1. The current landscape in US courts for the exercise of jurisdiction over foreign individuals and companies is favourable to them, but not without a constant onslaught of efforts by plaintiffs to refine arguments supporting jurisdiction that circumvent the limitations on the exercise of jurisdiction imposed in recent US Supreme Court decisions. UK based parties are well advised to keep abreast of developments in this area, to better understand whether and how their activities may expose them to being sued in US courts.
2. One such argument from plaintiffs turns on the extent to which specific personal jurisdiction requires a causal relationship (as opposed to some more flexible form of nexus or relationship) between the defendant’s contacts with the forum State and the plaintiff’s cause of action.
3. Where a foreign defendant is not “at home” in the forum of a US court, in the sense of being resident or (for a corporate defendant) having its place of incorporation of principal place of business in the forum, then the US Supreme Court has precluded the exercise of general personal jurisdiction over the defendant, under which any claim can be maintained whether or not related to the defendant’s activities in the forum: Goodyear Dunlop Tires Operations, S.A. v. Brown, 131 S. Ct. 2846, Daimler A.G. v. Bauman, 134 S. Ct. 746.
4. The narrower test, for specific personal jurisdiction, requires the dispute in question to arise from or be related to the defendant’s activities in the forum State: J. McIntyre Machinery, Ltd. v. Nicastro, 131 S. Ct. 2780, Walden v. Fiore, 134 S. Ct. 1115. It is in this context that two courts reached different conclusions as to the nature of the connection required between the defendant’s in-State activities and the plaintiff’s claim. The decision of the California Supreme Court is now bound for the US Supreme Court, with a decision expected in June 2017.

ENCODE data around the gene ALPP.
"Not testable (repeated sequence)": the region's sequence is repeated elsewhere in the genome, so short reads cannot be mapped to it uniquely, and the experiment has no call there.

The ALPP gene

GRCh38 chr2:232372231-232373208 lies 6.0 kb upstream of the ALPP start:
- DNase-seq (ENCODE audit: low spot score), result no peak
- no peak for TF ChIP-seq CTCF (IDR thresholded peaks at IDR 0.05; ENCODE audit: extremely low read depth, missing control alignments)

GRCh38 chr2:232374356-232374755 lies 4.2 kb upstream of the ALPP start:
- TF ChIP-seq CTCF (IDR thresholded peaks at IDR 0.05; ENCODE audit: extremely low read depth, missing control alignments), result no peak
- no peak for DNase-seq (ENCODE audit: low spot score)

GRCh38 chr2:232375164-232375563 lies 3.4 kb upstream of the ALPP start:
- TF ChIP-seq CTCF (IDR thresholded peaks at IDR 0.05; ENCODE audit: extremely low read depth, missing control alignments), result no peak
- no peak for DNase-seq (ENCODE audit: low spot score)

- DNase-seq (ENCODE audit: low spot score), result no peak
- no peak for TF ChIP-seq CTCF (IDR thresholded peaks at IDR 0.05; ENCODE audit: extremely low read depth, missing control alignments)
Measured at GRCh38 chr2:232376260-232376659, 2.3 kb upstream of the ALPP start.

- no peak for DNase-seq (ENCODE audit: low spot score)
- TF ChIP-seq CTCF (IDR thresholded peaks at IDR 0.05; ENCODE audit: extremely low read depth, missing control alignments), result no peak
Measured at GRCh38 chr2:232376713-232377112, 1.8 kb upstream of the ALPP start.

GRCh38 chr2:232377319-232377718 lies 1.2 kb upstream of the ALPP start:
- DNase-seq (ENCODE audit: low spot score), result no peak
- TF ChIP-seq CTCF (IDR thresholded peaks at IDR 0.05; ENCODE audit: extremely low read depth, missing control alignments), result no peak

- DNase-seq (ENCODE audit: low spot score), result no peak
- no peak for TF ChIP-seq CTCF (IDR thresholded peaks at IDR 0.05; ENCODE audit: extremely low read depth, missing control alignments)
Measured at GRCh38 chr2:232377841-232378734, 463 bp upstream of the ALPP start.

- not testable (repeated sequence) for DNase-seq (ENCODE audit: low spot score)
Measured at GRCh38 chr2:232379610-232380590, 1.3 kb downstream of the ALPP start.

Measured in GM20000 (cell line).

Bristol-Myers Squibb Co. v. Sup. Ct. of California
5. The first case is that of the California Supreme Court, in Bristol-Myers Squibb Company v. Superior Court of California (Anderson), 377 P.3d 874 (Cal. Aug. 29, 2016). The defendant, Bristol-Myers Squibb, is a pharmaceutical manufacturing company incorporated in Delaware and headquartered in New York, most of whose business, manufacturing and research activities are conducted outside California. A total of 678 plaintiffs, most of whom resided outside California, issued 8 separate complaints in the San Francisco Superior Court claiming to have been injured by BMS’s product Plavix, which was researched, tested, manufactured and mostly sold outside California. BMS moved to quash the summonses for lack of personal jurisdiction in California. Having failed at trial level and on appeal, BMS appealed to the California Supreme Court.
6. In reliance on Daimler, the Court rejected the prospect of exercising general personal jurisdiction over BMS. Notwithstanding the large volume of BMS sales in California, it operated much more extensively elsewhere, and was not ‘at home’ in California.
7. The Court then considered whether it could exercise specific jurisdiction over BMS to adjudicate the claims of the out-of-state plaintiffs, whose injuries were suffered outside the forum State. In a divided (4-3) opinion, the Court held that it could, as the plaintiffs’ claims need not be caused by its in-State activities in order for such claims to “arise out of or relate to” the defendant’s purposefully directed in-State activities.